Rockwell Images to "Be Prepared" for Boy Scouts 100th Anniversary

Norman Rockwell, Boy Scouts of America, Joseph Castari
Beyond the Easel, self-portrait by Norman Rockwell with Boy Scouts for the 1969 Boy Scouts of America calendar. On February 8, 2010 the Boy Scouts of America will celebrate their 100th anniversary.
WASHINGTON, DC — American illustrator Norman Rockwell (1894-1978) was sometimes referred to as “Mr. Scouting” for his long association with the Boy Scouts of America. It all began one day in the fall of 1912, when 18-year-old art student Rockwell walked into the offices of Boy's Life (the Boy Scouts' magazine) looking for work, thus beginning a 60-year relationship between them.

On February 8, 2010 the Boy Scouts of America will celebrate their 100th anniversary. To commemorate the occasion, artist Joseph Csatari and his son Jeff have compiled Norman Rockwell’s Boy Scouts of America, a book including 50 of Rockwell’s oil paintings and 37 of Csatari’s illustrations.

Every year but two from 1925 through 1976, Norman Rockwell did a painting for the annual Boy Scout calendar published by Brown & Bigelow. For eight years, Csatari worked with his mentor Norman Rockwell before taking over as the official artist of the Boy Scouts of America (after Rockwell retired in 1976).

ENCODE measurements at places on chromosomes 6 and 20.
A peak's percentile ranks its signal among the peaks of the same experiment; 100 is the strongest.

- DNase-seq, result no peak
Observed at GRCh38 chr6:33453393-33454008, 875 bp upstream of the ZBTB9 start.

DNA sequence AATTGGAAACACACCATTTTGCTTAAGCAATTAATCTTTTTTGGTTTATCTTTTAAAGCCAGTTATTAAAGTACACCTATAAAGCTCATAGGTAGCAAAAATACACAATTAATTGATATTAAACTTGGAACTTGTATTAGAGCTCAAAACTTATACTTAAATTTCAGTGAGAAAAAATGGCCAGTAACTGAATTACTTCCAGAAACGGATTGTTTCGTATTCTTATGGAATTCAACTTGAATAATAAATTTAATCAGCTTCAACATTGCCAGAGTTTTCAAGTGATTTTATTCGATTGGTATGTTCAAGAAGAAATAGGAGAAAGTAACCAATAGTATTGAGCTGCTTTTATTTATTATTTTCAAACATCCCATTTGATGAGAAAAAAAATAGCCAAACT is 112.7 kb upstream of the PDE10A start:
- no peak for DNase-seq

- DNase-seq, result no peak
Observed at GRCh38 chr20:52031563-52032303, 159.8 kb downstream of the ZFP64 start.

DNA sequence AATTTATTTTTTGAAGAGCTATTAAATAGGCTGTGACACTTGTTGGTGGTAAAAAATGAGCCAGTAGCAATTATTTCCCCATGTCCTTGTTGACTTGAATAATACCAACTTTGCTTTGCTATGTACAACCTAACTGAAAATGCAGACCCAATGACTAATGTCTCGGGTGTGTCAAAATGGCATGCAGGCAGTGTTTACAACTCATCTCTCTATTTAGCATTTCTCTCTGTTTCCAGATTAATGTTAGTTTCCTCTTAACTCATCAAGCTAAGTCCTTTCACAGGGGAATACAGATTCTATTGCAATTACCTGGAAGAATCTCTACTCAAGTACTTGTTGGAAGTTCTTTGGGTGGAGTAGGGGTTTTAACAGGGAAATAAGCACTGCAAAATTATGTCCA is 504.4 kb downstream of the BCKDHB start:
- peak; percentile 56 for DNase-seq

"Joe has taken the rich tradition started by Norman Rockwell and made it his own," said Bob Mazzuca, chief executive of the Boy Scouts of America. "Rockwell’s illustrations gave you a snapshot in time — you wanted to be part of the images he created. Csatari’s work (also) makes you feel like you are part of the picture."

Most of Csatari's Boy Scout paintings hang in the National Scouting Museum in Irvington, Texas, alongside Rockwell’s 50 Scout paintings. In celebration of the 100th anniversary, one of Csatari’s paintings will be unveiled at a gala event Feb. 9 at the National Building Museum in Washington, D.C.

Csatari says he owes it all to Rockwell, who insisted that his protégé call him Norman."He was laid back and he was just a very kind and gentle person," Csatari said. "You did not know you were with celebrity when you were with him."

In 1939 Rockwell was honored with the highest award given by the Boy Scouts of America, the Silver Buffalo, presented before an audience of 3,000 people at the Waldorf-Astoria in New York.



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